(HealthDay News) – Adults with disabilities face an increased risk of violence, with an even higher risk evident for those with mental illness, according to a review published online Feb. 28 in The Lancet.

Karen Hughes, PhD, from Liverpool John Moores University in the United Kingdom, and colleagues conducted a systematic review and meta-analysis of studies published from 1990–2010 to quantify violence against adults with disabilities. Twenty-six studies which reported violence occurring within the 12 months before the study were eligible for inclusion and comprised data on 21,557 individuals with disabilities. A meta-analysis of the prevalence of violence included 21 studies, and 10 were included in a meta-analysis of the risk of violence.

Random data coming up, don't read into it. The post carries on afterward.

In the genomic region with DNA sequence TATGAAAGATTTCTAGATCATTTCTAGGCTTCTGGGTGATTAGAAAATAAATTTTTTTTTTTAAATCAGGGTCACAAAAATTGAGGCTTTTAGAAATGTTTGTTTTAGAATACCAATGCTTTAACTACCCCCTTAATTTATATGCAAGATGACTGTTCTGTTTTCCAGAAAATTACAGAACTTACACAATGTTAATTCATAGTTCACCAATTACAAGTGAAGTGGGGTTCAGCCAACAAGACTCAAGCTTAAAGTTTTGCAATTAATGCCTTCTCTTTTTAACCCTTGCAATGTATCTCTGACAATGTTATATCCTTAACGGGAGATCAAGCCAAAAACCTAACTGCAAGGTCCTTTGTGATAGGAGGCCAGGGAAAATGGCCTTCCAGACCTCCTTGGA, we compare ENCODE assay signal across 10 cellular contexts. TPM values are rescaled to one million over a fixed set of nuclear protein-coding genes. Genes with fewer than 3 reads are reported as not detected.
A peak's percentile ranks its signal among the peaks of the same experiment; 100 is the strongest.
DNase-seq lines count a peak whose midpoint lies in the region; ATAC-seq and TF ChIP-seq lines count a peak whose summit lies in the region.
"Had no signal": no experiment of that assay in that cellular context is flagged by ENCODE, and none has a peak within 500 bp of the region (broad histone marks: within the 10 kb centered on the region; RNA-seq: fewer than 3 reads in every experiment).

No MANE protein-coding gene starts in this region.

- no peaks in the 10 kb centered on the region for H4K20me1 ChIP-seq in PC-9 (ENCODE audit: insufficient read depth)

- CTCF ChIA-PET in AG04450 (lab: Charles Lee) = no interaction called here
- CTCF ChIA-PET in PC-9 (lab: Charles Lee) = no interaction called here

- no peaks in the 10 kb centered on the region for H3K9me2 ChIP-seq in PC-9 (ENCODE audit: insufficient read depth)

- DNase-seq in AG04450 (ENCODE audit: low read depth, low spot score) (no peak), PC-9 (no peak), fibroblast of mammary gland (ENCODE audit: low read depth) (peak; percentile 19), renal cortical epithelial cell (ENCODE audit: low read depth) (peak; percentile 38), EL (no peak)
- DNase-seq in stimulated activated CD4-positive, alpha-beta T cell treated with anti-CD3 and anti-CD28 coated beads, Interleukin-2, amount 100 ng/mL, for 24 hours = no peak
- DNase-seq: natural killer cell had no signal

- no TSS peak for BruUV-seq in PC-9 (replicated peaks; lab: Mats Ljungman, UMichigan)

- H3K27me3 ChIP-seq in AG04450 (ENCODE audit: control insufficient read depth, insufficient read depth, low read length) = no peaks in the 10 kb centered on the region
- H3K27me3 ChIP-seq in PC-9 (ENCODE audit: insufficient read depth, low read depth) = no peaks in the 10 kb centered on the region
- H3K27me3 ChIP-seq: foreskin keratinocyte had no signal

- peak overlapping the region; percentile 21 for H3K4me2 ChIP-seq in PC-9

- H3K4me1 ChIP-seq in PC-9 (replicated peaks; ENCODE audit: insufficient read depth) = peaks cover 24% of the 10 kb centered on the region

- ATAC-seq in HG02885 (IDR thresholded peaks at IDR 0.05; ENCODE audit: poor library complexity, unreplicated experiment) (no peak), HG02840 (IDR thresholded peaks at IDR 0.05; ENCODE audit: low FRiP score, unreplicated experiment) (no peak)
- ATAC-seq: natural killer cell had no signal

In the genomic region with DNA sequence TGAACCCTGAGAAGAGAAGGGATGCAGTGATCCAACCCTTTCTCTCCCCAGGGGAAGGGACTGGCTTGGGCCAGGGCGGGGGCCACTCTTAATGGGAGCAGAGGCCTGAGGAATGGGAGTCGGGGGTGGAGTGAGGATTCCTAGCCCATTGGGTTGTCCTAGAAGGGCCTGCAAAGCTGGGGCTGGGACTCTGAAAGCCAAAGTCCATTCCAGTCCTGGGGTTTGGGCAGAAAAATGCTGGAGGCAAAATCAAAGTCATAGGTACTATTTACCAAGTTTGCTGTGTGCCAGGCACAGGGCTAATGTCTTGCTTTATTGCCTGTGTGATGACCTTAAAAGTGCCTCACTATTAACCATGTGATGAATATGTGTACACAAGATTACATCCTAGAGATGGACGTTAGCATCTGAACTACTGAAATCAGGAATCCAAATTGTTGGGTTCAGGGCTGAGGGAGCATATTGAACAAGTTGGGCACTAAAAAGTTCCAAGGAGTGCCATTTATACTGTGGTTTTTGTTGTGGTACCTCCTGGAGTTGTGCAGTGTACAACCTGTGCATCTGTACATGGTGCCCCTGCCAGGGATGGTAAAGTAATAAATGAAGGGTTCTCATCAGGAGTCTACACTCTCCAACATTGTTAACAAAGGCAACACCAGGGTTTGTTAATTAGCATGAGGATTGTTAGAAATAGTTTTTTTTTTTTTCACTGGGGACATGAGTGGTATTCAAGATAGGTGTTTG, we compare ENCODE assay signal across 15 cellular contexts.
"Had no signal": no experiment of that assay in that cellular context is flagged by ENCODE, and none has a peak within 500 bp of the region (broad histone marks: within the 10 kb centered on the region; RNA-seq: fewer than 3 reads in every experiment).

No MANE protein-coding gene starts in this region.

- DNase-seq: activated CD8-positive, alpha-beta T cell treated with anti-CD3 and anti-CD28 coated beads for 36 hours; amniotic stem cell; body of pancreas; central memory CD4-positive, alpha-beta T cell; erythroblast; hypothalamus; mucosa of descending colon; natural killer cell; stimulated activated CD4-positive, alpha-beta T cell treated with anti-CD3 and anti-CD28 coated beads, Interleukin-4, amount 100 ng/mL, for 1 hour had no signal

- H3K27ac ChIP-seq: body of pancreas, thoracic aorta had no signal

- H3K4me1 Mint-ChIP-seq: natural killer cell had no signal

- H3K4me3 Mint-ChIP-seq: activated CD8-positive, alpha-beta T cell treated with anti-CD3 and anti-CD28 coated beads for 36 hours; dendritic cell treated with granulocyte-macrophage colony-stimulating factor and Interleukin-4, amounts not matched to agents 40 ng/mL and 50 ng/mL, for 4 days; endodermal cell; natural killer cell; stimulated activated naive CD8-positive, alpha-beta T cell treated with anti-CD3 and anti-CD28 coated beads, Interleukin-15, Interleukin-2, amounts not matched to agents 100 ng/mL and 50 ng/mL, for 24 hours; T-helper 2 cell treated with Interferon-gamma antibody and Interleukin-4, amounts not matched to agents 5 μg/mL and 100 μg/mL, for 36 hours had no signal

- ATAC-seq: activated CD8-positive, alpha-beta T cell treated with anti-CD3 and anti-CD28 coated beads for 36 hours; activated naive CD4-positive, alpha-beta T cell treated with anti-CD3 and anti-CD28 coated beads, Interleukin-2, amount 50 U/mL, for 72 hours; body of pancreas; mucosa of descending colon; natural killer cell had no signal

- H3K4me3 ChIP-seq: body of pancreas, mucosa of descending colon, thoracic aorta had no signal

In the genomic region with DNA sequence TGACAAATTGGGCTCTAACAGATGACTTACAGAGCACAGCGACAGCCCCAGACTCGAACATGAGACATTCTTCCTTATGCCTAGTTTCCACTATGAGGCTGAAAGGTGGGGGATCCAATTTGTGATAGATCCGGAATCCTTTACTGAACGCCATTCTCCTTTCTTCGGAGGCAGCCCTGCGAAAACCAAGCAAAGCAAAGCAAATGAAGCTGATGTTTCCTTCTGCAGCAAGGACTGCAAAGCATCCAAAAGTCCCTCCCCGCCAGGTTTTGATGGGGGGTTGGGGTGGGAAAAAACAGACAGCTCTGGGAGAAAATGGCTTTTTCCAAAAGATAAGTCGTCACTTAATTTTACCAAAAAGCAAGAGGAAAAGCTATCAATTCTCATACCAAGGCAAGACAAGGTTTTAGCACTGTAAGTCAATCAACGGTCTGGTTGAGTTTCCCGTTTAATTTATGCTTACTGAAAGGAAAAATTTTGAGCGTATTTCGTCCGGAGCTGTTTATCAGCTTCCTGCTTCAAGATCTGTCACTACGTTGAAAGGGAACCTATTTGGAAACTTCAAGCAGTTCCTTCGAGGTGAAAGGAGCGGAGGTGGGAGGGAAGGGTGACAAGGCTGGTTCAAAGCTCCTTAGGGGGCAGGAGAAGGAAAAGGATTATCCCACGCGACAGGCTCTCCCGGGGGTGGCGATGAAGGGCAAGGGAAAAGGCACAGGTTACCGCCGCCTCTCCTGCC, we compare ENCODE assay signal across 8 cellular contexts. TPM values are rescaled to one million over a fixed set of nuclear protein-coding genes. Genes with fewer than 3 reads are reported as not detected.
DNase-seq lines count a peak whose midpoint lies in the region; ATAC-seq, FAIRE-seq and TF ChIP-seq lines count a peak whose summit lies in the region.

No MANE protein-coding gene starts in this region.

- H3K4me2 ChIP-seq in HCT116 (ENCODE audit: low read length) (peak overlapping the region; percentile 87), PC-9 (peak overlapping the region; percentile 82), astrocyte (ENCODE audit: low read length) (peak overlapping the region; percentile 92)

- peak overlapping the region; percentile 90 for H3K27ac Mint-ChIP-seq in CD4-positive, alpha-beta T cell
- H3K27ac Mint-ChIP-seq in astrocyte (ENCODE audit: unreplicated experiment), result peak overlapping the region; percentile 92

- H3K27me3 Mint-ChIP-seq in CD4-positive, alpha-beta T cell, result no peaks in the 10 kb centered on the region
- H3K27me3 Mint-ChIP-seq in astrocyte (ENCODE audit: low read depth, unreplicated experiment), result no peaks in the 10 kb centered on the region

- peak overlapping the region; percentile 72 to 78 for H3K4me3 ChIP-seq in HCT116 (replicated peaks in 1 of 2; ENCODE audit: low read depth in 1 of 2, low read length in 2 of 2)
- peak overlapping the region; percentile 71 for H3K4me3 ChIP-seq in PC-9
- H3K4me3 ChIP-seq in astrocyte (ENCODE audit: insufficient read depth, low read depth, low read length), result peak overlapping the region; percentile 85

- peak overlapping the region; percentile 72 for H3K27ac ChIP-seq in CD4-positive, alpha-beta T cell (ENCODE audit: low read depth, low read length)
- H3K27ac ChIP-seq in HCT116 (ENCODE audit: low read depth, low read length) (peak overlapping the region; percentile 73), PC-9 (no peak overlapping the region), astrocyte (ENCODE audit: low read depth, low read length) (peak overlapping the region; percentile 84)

The researchers found that the pooled prevalence of recent violence (physical, sexual, or intimate partner) was 24.3% in those with mental illness, 6.1% in those with intellectual impairments, and 3.2% in those with non-specific impairments; considerable heterogeneity was identified in most estimates of prevalence. Large uncertainty surrounded pooled risk estimates. Compared with non-disabled individuals, the pooled crude odds ratio for the risk of violence in the disabled was 1.5 for all studies combined, 3.86 for those with mental illness, 1.6 for those with intellectual impairments, and 1.31 for those with non-specific impairments.

“Adults with disabilities are at a higher risk of violence than are non-disabled adults, and those with mental illnesses could be particularly vulnerable,” the authors write.

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